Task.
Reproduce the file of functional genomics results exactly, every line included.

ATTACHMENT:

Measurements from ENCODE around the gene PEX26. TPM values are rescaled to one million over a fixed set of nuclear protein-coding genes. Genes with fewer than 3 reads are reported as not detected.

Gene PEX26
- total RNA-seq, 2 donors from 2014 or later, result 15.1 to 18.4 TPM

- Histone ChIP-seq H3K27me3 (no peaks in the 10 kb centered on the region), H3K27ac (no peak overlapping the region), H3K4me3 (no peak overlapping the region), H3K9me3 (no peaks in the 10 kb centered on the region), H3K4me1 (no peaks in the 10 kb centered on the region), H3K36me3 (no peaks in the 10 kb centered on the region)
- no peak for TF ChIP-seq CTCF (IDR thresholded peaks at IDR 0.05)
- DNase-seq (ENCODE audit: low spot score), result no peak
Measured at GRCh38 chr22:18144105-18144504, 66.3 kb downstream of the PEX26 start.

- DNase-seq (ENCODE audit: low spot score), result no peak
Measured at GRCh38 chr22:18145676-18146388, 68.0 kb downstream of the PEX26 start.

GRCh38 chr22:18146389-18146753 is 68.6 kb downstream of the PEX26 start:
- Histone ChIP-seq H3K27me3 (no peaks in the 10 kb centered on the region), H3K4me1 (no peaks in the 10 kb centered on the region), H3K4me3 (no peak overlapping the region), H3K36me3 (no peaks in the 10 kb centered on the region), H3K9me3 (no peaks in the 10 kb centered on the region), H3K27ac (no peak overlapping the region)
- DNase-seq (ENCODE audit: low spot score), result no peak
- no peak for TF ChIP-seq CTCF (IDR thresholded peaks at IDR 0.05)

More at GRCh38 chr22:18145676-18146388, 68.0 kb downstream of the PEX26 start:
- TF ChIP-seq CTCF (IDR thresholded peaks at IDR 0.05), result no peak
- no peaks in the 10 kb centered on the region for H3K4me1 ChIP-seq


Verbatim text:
Measurements from ENCODE around the gene PEX26. TPM values are rescaled to one million over a fixed set of nuclear protein-coding genes. Genes with fewer than 3 reads are reported as not detected.

Gene PEX26
- total RNA-seq, 2 donors from 2014 or later, result 15.1 to 18.4 TPM

- Histone ChIP-seq H3K27me3 (no peaks in the 10 kb centered on the region), H3K27ac (no peak overlapping the region), H3K4me3 (no peak overlapping the region), H3K9me3 (no peaks in the 10 kb centered on the region), H3K4me1 (no peaks in the 10 kb centered on the region), H3K36me3 (no peaks in the 10 kb centered on the region)
- no peak for TF ChIP-seq CTCF (IDR thresholded peaks at IDR 0.05)
- DNase-seq (ENCODE audit: low spot score), result no peak
Measured at GRCh38 chr22:18144105-18144504, 66.3 kb downstream of the PEX26 start.

- DNase-seq (ENCODE audit: low spot score), result no peak
Measured at GRCh38 chr22:18145676-18146388, 68.0 kb downstream of the PEX26 start.

GRCh38 chr22:18146389-18146753 is 68.6 kb downstream of the PEX26 start:
- Histone ChIP-seq H3K27me3 (no peaks in the 10 kb centered on the region), H3K4me1 (no peaks in the 10 kb centered on the region), H3K4me3 (no peak overlapping the region), H3K36me3 (no peaks in the 10 kb centered on the region), H3K9me3 (no peaks in the 10 kb centered on the region), H3K27ac (no peak overlapping the region)
- DNase-seq (ENCODE audit: low spot score), result no peak
- no peak for TF ChIP-seq CTCF (IDR thresholded peaks at IDR 0.05)

More at GRCh38 chr22:18145676-18146388, 68.0 kb downstream of the PEX26 start:
- TF ChIP-seq CTCF (IDR thresholded peaks at IDR 0.05), result no peak
- no peaks in the 10 kb centered on the region for H3K4me1 ChIP-seq